Regardless, I believe there are few people living on this planet that “hate” God. Instead, there is a daily growing portion of people that “hate” Christians and God comes in as a package deal.

Therefore, I am lumped into this deal also.

As Christians, we’re supposed to be a city set on a hill, a beacon of light to the rest of the world. We weren’t meant to condemn it. We were meant to lovingly illuminate it, to reveal where it had strayed from its intended path of vitality, prosperity, Spiritual connection, and so much more.

Scripture uncovers, both in verse and in its stories, that as Christians, we were rarely meant to rule; we were meant to influence.

“The leader among you must be like a servant,” was a verse we too often forgot. And to that end, we often built our institutional empires on vilifying “others.” We bought personal mansions, luxury sports cars and other assets through the giving of those that supported that vilifying vision. And the rest of the world was paying attention. The amazing, vital and transformative lives of humble, honest believers have been thrown into the mix, and it is beyond tragic.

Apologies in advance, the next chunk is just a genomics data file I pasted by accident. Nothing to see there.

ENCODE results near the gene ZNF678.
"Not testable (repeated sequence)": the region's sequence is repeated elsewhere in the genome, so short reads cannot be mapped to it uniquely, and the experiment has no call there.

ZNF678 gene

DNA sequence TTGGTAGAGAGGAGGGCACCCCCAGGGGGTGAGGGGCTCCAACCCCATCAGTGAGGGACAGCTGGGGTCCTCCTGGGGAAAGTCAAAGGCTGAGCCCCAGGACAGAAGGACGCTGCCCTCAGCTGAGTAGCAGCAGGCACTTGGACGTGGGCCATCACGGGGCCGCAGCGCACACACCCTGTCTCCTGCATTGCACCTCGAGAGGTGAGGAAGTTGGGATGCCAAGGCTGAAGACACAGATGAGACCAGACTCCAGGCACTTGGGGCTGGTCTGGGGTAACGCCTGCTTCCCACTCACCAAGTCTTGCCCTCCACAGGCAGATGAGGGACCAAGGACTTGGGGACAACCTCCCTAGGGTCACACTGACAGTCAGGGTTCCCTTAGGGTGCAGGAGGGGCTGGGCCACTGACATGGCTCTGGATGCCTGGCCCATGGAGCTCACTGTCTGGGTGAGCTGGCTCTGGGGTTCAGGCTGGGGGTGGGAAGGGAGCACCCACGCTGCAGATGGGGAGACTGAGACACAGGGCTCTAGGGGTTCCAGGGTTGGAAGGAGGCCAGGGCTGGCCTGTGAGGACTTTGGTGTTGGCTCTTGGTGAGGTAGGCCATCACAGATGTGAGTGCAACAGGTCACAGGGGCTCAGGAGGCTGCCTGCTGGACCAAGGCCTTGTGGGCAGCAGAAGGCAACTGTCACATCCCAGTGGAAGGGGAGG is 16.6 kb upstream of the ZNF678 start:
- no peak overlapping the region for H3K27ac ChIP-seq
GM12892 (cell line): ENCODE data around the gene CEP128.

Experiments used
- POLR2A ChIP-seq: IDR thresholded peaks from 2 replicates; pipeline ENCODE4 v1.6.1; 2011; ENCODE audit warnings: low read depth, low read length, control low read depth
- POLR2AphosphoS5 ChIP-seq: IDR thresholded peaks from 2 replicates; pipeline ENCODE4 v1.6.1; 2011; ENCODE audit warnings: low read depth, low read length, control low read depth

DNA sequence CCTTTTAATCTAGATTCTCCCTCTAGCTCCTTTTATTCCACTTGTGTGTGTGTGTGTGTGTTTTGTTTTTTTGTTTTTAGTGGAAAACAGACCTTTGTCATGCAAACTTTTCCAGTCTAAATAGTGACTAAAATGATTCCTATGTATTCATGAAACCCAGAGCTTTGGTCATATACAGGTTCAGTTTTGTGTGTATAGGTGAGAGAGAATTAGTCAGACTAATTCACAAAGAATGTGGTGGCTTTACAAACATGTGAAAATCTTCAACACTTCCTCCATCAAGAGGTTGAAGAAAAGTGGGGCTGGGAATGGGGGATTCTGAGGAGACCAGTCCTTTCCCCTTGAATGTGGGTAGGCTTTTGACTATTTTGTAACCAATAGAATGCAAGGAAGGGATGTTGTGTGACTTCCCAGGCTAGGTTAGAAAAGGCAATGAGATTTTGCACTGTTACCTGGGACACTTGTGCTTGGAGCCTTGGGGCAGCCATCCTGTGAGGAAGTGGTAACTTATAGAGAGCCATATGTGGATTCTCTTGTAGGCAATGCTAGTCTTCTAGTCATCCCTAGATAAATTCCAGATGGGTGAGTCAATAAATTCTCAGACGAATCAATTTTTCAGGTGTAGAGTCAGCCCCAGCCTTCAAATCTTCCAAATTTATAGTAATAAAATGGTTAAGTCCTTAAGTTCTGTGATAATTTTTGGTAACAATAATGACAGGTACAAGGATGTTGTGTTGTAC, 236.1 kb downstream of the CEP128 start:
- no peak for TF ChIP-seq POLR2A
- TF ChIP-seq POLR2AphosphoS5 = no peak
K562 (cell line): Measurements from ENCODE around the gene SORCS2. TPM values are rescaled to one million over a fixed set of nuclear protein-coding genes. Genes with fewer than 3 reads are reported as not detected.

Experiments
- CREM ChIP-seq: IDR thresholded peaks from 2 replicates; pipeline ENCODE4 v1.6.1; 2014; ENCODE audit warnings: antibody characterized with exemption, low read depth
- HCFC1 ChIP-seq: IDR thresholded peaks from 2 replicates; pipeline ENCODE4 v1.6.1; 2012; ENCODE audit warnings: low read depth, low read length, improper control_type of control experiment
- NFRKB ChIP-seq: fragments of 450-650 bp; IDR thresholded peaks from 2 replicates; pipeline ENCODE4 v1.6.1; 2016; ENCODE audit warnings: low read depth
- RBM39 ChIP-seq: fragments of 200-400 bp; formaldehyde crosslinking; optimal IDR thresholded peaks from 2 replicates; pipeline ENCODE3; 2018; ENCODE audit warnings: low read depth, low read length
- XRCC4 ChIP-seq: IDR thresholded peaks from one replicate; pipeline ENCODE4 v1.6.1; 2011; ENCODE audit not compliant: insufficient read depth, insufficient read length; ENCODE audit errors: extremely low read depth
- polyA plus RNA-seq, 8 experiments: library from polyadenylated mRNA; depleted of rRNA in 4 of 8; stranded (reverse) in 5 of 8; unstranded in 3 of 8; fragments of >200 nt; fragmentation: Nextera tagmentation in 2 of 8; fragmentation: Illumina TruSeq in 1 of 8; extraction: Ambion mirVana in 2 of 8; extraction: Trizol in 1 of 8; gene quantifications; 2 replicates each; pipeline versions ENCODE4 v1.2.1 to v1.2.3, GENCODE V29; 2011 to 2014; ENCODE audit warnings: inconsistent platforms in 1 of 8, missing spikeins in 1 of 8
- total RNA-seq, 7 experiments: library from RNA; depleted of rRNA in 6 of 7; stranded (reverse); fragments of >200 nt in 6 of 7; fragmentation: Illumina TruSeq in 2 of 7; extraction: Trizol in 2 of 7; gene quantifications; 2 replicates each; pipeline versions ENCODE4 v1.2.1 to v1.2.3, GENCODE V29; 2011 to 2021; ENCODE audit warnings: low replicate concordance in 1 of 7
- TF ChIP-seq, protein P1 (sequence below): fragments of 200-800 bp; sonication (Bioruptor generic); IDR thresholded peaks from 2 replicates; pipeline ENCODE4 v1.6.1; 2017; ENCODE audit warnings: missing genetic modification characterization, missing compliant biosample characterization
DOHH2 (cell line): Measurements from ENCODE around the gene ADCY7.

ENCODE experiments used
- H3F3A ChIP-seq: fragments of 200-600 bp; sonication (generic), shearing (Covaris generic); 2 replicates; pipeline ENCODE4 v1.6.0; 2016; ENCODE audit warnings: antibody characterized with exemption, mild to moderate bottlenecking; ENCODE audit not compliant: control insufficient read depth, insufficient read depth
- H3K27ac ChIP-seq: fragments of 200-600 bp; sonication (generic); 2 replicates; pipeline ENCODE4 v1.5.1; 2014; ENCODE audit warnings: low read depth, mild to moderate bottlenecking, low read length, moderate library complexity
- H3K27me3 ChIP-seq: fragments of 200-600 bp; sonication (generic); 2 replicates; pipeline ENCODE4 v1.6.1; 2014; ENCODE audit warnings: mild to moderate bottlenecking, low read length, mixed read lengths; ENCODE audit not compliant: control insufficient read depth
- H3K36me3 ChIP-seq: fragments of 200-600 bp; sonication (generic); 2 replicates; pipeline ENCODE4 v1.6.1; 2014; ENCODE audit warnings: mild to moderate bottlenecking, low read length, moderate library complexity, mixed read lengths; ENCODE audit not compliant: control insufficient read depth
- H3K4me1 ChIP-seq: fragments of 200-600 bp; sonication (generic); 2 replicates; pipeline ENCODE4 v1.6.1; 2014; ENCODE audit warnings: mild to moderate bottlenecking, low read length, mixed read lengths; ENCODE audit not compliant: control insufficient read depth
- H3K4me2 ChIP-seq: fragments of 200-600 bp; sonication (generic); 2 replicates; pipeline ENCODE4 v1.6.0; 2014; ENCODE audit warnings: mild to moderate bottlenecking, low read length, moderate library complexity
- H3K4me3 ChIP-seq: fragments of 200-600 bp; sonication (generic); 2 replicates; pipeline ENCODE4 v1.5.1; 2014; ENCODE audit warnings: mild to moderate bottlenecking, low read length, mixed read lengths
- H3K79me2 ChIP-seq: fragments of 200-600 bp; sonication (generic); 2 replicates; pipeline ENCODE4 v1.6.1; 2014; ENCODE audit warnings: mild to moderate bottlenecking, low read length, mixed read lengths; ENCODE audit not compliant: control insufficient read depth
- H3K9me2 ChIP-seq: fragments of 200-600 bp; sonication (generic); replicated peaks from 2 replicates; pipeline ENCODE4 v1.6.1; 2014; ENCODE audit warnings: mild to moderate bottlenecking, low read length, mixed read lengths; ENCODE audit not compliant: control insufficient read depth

Then, in the last half-decade, many of us aligned, not just with a political party, per se, but with a man. We became obsessed with his promotion, his language– his tone. We turned his words into our social media memes, into an unnatural mix of patriotism and “faith.” We were busy with our fingers clicking furiously against our opponents that we didn’t realize the ground beneath our feet was crumbling away with every “friend” we lost on social media, with most every mainstream news story, with every cultural advancement.

That’s the backstory I come up against every time I and others start a conversation with, “Hi, I am a Christian.” That is what demands the caveat. The God of the Universe, and the One that intentionally made you to prosper and thrive, is condensed down to that. The God that created the beauty of Yosemite and the Force of the Waves on the North Shore of Oahu is now just a footnote in the vile vastness of how they view us as Christians.